Spatchcock, spatchcock, spatchcock
By Jessica – February 1st, 2009
To spatchcock a bird means to butterfly it, or to split it down the middle and flatten it. There are two great benefits to spatchcocking a whole chicken. The first is that a spatchcocked chicken cooks faster and more evenly than a chicken left in its naturally rotund state. This is great for when you want to cook a whole chicken on a barbecue, but it’s equally good when you’re just roasting the chicken in the oven.
The second advantage is that, with a spatchcocked chicken, all of the skin gets lovely and crispy, not just the bits facing upwards in the oven. Even in a convection oven, roasting an unflattened chicken won’t give you the same uniform browning as roasting a butterflied chicken—and let’s face it, the salty, crunchy, golden skin is one of the best things about a roast chicken.
If you’re lucky enough to have a butcher, you can ask him or her to spatchcock a chicken for you. But really, with a good pair of kitchen scissors or poultry shears, spatchcocking a chicken is the work of just a few minutes. They’re a few somewhat brutal, bone-crunching minutes, mind you; spatchcocking entails cutting out the chicken’s backbone and cracking or removing the breastbone, so if you’re squeamish about these things, then perhaps this is not the method for you. But if you don’t mind tackling your food head on (or, indeed, head off and spine out), then sharpen those scissors and get cuttin’.
To butterfly or spatchcock a chicken, just turn it breast-side down, cut up either side of the backbone to remove it, flip the chicken over and press it flat. If you want, you can take the extra step of removing the breastbone or keel bone, which can be a tiny bit fiddly but makes it a breeze to cut the chicken in half later.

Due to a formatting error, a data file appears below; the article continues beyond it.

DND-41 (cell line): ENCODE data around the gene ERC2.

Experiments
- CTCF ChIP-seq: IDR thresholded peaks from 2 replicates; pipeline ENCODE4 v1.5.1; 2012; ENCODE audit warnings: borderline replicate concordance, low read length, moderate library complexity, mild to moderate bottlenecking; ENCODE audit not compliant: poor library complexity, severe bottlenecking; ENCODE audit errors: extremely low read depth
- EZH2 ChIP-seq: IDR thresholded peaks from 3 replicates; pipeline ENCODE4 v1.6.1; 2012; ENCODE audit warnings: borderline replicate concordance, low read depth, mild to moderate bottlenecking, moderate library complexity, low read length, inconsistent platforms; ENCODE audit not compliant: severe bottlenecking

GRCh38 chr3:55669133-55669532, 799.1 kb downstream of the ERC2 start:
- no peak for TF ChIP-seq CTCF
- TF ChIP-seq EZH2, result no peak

There are many online spatchcocking tutorials; I’ve embedded my own little video here, complete with very weird-sounding commentary (I’m positive I don’t sound like that in real life), and Jeremy’s posted a series of short videos, from the spatchcocking to the serving, on Flickr. But I really like the video and explanation on the Virtual Weber Bullet site, which gets straight to the point and makes spatchcocking look just as simple as it actually is.
Once you’ve flattened your chicken, a very easy and delicious thing to do with it is douse it with lemon juice and extra-virgin olive oil, season it heartily with sea salt and black pepper, scatter several bay leaves over it and roast it in the oven until a meat thermometer stuck in the thickest part of the breast reads 160-165 Fahrenheit/71-73 Celsius (in my convection oven, this usually takes around 45 minutes at 355 Fahrenheit/180 Celsius for a 1 to 1.5 kg chicken).
For extra indulgence, you could dot the skin with butter instead of using olive oil. And for super-extra indulgence with just a tiny bit more work, mash butter with some sea salt and chopped fresh herbs (like thyme, rosemary or sage) and smear it underneath the skin, particularly on the breasts and fat part of the thighs; this makes for delectably moist, fragrant meat and crispy skin.
You can boost the flavor even more by cooking the chicken on top of aromatics like garlic cloves or hunks of onion or lemon (or, indeed, all three at once). Or for an easy one-pan meal, roast the chicken on a bed of thickly sliced fennel and leeks or chunky carrots and onions. For a summery bistro-style supper, serve a lemony spatchcocked chicken with a green salad and griddled asparagus or zucchini sauteed in olive oil, or for a hearty winter warmer, drape the chicken with bacon before roasting it alongside potatoes or squash.
And if you want to go completely crazy, mix goat cheese or ricotta with garlic, rosemary, salt and pepper and stuff that under the skin, then adorn your chicken with a few pieces of prosciutto and roast it all to crispy, cheesy, bubbly perfection; you will have entirely negated any of the health benefits of eating chicken, but you’ll have an awesome meal.